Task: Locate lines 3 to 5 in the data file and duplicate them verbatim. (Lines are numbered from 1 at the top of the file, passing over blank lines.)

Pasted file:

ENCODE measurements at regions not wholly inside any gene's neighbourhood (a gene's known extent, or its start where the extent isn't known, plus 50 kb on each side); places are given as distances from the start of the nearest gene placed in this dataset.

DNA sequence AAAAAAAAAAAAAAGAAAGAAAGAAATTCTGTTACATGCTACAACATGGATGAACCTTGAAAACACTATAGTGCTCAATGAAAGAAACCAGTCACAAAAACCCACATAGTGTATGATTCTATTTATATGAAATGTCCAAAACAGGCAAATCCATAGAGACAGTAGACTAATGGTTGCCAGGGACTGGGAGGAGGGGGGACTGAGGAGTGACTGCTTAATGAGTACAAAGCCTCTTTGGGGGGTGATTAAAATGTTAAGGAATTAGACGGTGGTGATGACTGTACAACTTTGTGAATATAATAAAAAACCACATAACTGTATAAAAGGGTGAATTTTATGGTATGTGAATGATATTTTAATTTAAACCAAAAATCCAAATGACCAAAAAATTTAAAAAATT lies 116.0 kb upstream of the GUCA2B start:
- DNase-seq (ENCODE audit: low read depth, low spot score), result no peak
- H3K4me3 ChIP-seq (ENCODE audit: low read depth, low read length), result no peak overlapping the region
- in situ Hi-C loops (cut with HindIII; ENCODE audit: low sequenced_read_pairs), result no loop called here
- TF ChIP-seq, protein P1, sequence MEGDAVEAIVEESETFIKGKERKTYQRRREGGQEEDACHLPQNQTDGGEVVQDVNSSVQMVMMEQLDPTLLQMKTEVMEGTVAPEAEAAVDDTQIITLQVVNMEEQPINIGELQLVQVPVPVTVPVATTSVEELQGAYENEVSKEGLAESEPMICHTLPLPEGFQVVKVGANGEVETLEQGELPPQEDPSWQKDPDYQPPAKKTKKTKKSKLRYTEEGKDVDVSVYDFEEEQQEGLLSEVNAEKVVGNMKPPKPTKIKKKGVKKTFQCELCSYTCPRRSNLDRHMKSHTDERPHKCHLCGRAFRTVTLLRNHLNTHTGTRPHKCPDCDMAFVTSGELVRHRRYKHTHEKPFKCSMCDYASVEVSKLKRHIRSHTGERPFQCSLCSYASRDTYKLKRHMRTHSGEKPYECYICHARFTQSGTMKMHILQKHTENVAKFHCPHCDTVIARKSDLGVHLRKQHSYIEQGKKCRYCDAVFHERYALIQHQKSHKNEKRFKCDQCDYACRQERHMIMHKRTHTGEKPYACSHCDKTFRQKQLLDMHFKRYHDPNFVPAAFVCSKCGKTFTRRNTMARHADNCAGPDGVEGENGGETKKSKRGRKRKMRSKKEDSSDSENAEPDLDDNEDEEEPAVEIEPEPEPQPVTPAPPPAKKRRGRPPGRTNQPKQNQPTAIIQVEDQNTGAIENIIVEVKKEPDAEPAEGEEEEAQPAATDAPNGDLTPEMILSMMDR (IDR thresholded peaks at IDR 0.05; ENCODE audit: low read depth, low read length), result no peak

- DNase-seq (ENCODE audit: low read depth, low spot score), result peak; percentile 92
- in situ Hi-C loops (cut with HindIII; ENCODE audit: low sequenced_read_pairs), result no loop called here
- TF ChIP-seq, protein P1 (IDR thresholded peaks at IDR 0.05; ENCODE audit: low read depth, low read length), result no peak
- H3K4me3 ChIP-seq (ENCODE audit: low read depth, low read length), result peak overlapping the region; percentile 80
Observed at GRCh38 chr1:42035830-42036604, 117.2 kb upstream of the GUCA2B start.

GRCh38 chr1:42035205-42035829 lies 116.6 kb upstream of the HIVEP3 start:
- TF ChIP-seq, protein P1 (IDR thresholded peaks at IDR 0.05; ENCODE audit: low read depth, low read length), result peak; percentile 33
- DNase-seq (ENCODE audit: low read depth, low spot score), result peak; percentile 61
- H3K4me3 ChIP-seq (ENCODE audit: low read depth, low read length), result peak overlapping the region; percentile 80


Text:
- DNase-seq (ENCODE audit: low read depth, low spot score), result no peak
- H3K4me3 ChIP-seq (ENCODE audit: low read depth, low read length), result no peak overlapping the region
- in situ Hi-C loops (cut with HindIII; ENCODE audit: low sequenced_read_pairs), result no loop called here